Green fingered clients join wetland conservation project

As part of our ‘Be Active’ initiative, Home Instead clients have supported a local wetland plant conservation project ‘GroWet’ run by the Freshwater Habitats Trust

What is GroWet?

In supporting clients across Banbury, Bicester, Brackley and Towcester we like to encourage people to be as active as possible and feel like they are doing something worthwhile. This project did exactly that! Read on to find out more about it.

GroWet is a community project where local people were encouraged to care for an endangered wetland plant over the summer months of 2022. At the start of Autumn, the plants were returned to the wetland habitats trust who will replant them back out into the environment. The plants will be monitored and our clients will be kept updated as to how they’re doing over time.

We have been fortunate and have had 18 clients participating in this valuable project.

Why get involved with this project?

Research shows that people who are more active have a more fulfilling life and better health outcomes. For this reason, we try to encourage clients to be as active as they can be. That’s why we created a relationship with the Freshwater Habitats Trust and in particular their GroWet project . We were introduced to this project through another project we are involved in that aims to make Banbury an age friendly town.

Many of our clients have grandchildren and great-grandchildren and through them have a concern for the environment. They also often have expertise in gardening and time to devote to something new.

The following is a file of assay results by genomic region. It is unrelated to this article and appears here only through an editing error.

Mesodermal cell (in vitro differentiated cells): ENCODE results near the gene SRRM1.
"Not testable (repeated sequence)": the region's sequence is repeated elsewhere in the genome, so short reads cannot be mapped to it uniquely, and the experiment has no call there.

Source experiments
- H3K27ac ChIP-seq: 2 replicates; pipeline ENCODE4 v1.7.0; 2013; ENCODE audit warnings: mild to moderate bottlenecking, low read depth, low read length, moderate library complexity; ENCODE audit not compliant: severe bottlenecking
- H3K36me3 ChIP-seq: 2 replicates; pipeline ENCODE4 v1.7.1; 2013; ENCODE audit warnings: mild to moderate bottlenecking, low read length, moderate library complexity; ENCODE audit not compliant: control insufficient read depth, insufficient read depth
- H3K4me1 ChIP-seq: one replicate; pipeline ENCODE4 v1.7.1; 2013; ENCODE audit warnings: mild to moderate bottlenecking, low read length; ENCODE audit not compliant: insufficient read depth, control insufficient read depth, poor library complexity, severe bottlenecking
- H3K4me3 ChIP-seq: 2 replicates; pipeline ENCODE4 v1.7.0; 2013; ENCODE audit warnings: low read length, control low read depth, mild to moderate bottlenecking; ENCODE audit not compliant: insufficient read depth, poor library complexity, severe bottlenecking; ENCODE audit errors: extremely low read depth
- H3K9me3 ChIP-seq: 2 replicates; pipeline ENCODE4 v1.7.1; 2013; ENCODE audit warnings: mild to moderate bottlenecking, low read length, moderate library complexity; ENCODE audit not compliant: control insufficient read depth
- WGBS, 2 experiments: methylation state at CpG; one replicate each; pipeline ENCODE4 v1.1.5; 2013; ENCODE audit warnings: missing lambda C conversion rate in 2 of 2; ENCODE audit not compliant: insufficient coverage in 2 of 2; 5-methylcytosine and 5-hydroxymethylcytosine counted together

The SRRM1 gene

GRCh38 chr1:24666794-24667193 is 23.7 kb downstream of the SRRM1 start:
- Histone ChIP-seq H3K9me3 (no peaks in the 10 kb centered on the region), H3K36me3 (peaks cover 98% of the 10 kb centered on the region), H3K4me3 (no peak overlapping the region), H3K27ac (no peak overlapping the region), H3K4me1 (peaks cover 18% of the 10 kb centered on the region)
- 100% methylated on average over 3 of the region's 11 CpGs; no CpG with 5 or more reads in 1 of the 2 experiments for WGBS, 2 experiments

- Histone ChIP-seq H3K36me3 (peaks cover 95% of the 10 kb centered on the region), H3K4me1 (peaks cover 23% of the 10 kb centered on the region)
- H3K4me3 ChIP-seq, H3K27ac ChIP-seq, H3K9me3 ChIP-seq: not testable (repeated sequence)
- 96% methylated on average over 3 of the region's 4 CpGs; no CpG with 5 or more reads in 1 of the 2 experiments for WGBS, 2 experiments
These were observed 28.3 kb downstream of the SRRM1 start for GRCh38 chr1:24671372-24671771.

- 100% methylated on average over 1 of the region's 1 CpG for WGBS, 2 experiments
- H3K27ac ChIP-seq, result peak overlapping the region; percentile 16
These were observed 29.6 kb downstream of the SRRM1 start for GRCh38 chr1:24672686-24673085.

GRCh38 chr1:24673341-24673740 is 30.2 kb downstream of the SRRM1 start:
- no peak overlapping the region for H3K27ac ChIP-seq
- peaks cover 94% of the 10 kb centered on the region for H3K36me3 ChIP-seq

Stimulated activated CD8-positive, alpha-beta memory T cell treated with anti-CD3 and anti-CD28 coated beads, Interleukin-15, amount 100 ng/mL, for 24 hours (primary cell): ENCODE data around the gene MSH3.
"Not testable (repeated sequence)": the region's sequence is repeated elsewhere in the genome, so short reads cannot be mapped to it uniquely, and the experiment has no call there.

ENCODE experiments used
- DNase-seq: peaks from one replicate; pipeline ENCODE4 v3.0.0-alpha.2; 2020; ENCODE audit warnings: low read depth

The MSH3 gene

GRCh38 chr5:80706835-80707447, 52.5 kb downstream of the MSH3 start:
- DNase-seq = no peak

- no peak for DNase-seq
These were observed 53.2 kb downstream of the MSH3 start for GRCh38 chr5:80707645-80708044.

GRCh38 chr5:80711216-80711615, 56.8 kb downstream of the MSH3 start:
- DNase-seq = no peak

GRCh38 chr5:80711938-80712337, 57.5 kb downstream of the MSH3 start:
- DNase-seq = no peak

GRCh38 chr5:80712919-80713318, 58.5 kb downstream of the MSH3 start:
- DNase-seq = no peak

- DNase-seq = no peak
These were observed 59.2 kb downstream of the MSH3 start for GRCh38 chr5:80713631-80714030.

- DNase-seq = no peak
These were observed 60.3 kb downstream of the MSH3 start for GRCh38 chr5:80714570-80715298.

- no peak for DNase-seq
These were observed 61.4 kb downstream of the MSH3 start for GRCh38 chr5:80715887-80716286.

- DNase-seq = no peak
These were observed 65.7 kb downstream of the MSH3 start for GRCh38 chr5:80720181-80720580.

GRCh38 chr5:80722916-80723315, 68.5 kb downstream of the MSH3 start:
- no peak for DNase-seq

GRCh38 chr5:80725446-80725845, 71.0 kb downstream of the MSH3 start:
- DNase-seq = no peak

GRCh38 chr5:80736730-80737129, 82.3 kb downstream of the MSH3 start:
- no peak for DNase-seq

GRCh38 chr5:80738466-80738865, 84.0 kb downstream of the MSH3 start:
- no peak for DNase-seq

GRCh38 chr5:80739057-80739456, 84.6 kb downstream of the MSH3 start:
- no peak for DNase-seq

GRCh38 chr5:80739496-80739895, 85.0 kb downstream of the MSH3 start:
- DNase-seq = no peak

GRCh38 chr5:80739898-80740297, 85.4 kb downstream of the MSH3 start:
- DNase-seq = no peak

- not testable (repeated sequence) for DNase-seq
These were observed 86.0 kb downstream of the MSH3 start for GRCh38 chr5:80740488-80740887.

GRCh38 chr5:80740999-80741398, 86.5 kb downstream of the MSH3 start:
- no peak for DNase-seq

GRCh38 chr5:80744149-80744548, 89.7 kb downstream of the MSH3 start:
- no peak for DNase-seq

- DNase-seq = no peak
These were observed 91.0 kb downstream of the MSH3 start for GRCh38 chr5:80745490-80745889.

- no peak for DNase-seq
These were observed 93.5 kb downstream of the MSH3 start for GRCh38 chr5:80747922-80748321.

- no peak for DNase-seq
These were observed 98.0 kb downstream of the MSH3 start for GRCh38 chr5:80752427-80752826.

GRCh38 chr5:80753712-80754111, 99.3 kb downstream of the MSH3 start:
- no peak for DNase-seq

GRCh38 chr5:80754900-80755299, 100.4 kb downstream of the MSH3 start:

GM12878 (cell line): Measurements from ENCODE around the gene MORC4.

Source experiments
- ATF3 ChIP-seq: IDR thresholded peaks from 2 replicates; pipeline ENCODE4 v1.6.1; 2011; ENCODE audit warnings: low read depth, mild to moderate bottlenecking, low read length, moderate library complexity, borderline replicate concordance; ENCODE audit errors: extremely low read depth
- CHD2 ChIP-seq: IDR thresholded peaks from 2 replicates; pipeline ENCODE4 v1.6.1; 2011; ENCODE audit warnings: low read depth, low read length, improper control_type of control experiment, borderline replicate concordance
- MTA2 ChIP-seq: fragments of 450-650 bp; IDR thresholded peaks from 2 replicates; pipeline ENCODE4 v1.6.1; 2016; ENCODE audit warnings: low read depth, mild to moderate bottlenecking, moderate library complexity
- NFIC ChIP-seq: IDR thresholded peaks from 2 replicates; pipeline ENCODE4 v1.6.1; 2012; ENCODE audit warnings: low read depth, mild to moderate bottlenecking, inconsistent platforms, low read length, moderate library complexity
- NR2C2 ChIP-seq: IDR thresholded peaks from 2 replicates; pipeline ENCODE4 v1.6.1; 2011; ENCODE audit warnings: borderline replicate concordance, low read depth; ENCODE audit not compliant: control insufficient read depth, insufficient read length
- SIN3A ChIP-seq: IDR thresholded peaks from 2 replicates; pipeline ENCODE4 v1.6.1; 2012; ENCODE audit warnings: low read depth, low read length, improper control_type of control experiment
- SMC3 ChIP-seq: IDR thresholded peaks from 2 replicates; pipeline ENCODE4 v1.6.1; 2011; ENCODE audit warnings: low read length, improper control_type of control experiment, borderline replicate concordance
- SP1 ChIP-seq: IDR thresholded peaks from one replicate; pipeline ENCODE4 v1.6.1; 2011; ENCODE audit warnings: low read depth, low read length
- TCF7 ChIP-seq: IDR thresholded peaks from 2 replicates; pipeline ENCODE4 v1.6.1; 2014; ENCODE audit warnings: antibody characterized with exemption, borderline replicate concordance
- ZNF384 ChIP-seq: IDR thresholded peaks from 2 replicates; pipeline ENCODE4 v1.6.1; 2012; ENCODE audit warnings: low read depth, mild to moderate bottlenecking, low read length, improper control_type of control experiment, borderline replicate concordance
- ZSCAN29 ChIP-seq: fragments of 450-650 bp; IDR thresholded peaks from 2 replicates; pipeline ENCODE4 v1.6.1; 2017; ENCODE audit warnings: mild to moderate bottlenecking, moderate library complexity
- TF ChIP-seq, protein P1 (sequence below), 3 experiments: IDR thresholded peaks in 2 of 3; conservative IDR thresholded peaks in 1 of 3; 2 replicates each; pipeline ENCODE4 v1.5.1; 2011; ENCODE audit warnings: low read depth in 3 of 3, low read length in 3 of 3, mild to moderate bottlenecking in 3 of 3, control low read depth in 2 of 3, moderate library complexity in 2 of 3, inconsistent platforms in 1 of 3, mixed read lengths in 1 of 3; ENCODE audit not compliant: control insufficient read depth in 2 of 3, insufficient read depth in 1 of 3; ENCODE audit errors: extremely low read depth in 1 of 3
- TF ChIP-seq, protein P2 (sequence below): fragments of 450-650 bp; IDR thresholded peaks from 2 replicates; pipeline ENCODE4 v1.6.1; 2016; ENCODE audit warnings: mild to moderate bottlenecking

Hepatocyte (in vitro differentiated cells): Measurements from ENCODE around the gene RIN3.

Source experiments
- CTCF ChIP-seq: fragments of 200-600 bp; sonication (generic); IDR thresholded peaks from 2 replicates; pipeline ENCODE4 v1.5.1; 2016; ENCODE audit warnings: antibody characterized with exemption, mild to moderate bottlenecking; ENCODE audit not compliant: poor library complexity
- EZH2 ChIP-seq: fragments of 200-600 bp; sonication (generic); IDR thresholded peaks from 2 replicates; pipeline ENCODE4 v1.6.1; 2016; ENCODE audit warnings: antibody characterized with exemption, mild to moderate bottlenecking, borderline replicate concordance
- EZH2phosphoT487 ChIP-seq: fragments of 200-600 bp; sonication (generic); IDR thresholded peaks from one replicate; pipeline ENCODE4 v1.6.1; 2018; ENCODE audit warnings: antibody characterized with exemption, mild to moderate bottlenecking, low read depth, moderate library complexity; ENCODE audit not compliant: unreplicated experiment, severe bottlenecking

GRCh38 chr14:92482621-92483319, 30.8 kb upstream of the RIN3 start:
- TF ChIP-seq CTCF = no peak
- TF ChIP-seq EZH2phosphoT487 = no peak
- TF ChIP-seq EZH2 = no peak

What happened?

We involved our Care Professionals in the project and asked them to liaise with their clients to talk about the project and to see which clients would like to participate. Eighteen clients from Banbury, Adderbury, Brackley, Kings Sutton, Bloxham and other villages and towns in the area received a rare plant. These included Flea Sedge, Fen Violet, Creeping Marshwort, and Marsh Arrowgrass. The plants were accompanied with details about them, compost, instructions of how to care for them and a diary to note the plants progress over time. At the end of the summer, the plants were returned to the Freshwater Habitats Trust who will now replant them out in the environment.

The Trust intend to share news on the progress of plants to be shared back with participants in the project. Freshwater Habitats Trust Community Engagement Officer Lizzie Every said: “We are so grateful to everyone at Home Instead North Oxfordshire who has taken part in GroWet. Their support will make a real difference to the beautiful but threatened wetland and freshwater habitats, which are special places that support a rich variety of species.”

This project has been part of the care and support we provide to our clients helping them to get the most from life in North Oxfordshire and South West Northamptonshire.Find out more about supported living in this area and see if home care in North Oxfordshire and South West Northamptonshire could be right for your loved ones.